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Oklahoma took a stand for law and order as arrested violent protesters are being charged with terrorism for their part in Oklahoma City demonstrations following the death of George Floyd.
Oklahoma County District Attorney David Prater announced the tough charges of terrorism, rioting and assault against the protesters who took part in violent actions during the May 30 demonstrations, referring to the “lawlessness” evident on other parts of the country, notable the autonomous zone of Seattle known as the Capitol Hill Occupied Protests, or CHOP.
“This is not Seattle,” Prater said, according to The Oklahoman. “We’re not putting up with this lawlessness here.”
Three men arrested and facing terrorism charges are Isael Antonio Ortiz, 21, Eric Christopher Ruffin, 26, and Malachai Davis, 18.
A Facebook video from the violent demonstrations showed Davis, who is accused of damaging the bail bonds office ans was allegedly wearing brass knuckles. His attorney, David McKenzie, pointed out that Davis, whose father died in the attack on the World Trade Center on 9/11, struck the window of the office but did not break it and should not face terrorism charges, the Oklahoman reported.
Ortiz is charged with allegedly burning an Oklahoma County Sheriff’s office van during the May 30 protests and also attempting to burn the bail bonds office “along with a large crowd of other individuals.” Already on probation after a 2019 guilty plea to endangering others while eluding police, Ortiz is also facing a 2019 drive-by shooting charge and, if convicted on the latest charges, could be sentenced to life in prison.
Police reported that Ruffin encouraged the “wanton destruction” as he streamed the actions on Facebook Live where he was allegedly heard saying that anyone who killed black people needs to die and “that’s what happens when you got numbers outside.”
Video from KOCO-TV at the time showed how protests turned violent and how the police responded decisively to disperse crowds and restore order.
Others arrested on rioting charges were Deshayla Dixon, 24, Adam Warner Hayhurst, 19, Daniel Ray Dickerson, 27, and James Lovell Holt, 31. Many of those arrested were identified after being caught on camera, such as Holt, who was seen in video throwing rocks at the Oklahoma City National Memorial & Museum.
Saxon Weber, 26, of Oklahoma City, was arrested and charged with assault and battery upon a police officer. Police reported that Weber was armed with a pistol and wearing a bullet-proof vest when he shoved an officer while he was trying to arrest another protester.
Five others who were arrested have been charged with incitement of a riot. Police reported that during the May 30 protests over the death of Floyd in Minneapolis, agitators affiliated with antifa or other far-left groups continued to incite the crowd.
“Several people were carrying flags that were identified as belonging to the following groups: Antifa, Soviet Union (communism), American Indian Movement, Anarcho-Communism (solid red) and the original Oklahoma flag … currently adopted by Oklahoma Socialists,” police noted in court affidavits. “Several known supporters of anti-establishment organizations were present in the crowd.”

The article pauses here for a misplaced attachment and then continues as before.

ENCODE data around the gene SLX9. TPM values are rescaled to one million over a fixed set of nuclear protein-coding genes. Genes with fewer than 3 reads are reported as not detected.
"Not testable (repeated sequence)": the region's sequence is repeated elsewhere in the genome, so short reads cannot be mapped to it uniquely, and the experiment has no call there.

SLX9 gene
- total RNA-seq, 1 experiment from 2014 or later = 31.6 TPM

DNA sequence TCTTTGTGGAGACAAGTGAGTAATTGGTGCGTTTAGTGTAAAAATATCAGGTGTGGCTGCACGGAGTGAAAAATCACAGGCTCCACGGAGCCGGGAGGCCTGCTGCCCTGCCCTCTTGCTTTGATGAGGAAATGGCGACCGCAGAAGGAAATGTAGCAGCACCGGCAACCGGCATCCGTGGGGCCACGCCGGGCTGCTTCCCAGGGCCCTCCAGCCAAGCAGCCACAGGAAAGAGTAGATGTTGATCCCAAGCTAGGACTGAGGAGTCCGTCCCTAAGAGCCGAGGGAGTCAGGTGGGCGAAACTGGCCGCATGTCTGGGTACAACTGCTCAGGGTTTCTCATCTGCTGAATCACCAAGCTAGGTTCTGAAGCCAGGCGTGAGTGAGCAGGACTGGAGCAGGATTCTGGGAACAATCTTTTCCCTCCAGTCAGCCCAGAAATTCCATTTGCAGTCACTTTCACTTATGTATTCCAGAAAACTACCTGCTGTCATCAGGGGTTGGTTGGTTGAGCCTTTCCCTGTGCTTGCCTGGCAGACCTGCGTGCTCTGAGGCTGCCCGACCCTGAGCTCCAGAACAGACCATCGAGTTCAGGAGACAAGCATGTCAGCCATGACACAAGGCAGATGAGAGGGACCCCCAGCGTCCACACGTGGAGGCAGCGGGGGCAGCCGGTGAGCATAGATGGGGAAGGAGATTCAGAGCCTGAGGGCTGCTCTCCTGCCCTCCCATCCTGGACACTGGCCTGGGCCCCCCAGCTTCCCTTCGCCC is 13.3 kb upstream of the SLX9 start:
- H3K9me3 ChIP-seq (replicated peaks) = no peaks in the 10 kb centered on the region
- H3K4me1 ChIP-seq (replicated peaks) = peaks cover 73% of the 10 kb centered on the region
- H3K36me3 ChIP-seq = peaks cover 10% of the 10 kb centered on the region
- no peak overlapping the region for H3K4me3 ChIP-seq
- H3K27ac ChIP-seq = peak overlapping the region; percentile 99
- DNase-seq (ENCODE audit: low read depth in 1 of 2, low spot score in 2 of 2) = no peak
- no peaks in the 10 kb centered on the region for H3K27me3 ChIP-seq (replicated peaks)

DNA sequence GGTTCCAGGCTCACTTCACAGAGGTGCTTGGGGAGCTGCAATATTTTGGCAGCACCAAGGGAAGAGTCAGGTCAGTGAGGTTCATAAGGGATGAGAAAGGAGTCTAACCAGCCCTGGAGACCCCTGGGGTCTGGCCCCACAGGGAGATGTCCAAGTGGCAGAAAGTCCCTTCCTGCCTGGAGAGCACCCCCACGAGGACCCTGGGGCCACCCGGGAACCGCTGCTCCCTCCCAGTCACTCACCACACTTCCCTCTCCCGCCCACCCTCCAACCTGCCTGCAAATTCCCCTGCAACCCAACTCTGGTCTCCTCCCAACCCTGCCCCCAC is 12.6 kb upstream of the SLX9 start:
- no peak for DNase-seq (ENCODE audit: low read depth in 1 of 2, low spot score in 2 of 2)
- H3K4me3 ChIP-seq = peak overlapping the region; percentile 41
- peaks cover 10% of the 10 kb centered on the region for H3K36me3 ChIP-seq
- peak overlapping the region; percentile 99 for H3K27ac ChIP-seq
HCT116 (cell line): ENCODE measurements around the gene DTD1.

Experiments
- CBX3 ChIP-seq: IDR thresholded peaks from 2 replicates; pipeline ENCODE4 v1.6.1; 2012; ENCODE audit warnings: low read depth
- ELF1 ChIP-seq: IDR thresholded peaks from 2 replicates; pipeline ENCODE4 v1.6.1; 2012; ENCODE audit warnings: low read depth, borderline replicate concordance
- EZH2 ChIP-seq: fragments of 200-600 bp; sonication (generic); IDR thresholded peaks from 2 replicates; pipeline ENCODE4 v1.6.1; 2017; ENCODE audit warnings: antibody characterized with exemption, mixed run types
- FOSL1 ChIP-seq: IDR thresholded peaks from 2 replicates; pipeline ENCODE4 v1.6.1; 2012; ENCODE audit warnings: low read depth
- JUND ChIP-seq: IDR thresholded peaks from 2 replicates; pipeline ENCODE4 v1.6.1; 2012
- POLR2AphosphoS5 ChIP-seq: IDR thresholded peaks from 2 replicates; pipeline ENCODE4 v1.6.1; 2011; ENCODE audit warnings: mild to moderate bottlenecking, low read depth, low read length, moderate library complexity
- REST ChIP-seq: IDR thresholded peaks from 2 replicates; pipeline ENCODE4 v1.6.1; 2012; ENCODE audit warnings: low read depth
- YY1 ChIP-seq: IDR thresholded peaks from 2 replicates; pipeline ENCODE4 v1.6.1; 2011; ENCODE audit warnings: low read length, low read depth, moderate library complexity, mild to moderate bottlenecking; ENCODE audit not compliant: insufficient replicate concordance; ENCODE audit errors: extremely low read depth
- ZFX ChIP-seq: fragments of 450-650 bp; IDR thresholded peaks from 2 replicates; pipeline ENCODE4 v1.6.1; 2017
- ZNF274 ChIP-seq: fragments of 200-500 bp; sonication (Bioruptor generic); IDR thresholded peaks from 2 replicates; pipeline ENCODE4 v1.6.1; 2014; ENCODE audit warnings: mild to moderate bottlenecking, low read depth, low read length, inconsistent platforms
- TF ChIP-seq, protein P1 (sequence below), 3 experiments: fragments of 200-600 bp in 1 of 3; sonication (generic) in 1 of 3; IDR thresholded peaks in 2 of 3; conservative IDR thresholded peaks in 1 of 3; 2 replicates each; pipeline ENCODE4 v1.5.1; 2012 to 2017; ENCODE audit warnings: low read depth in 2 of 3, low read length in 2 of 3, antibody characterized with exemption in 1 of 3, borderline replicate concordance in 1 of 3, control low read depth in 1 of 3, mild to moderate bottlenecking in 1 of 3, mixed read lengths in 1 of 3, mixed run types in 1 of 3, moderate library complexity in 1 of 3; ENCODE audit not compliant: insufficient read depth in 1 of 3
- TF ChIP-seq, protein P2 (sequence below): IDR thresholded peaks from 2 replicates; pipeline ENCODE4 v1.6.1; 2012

The ACLU of Oklahoma slammed Prater for politically motivated and excessive charges. The organization criticized the district attorney the day after the charges were announced, claiming “urgent use of the harshest possible charges to retaliate against protesters is part of the broader injustice and systemic racism we join Black leaders on the ground in condemning.”
“We continue to join with our partners in the community in following the lead of Black Lives Matter OKC in asking that all charges against protesters be dropped. And (we) encourage people to contact their elected District Attorney David Prater … to join in that ask,” the ACLU stated.
The Oklahoma group’s interim legal director blasted the terrorism charges as “nothing short of an abuse of power.”
“The charging decisions are inflammatory at best, and, at worst, deliberately unconstitutional,” Michael Redman said, according to The Oklahoman. “It is an unsubtle attempt to stifle free speech by overcharging individuals with anti-terrorism conduct and the implicit threat that, you too, can face serious anti-terrorism charges simply by being present during a protest.
Prater fired back in a statement, accusing the ACLU of choosing “to defend criminals who are violent, exploitive and unscrupulous.”
“These criminals have subverted peaceful protests and impaired the open discussion regarding race in our country,” he said.
“When you act like a terrorist, you will be treated like a terrorist. All innocent citizens of Oklahoma County deserve to be protected. The citizens of Oklahoma County have a legal and constitutional right to personal safety and the protection of their property. It is my job to protect innocent citizens and their property and I will continue to do it to the best of my ability,” he said.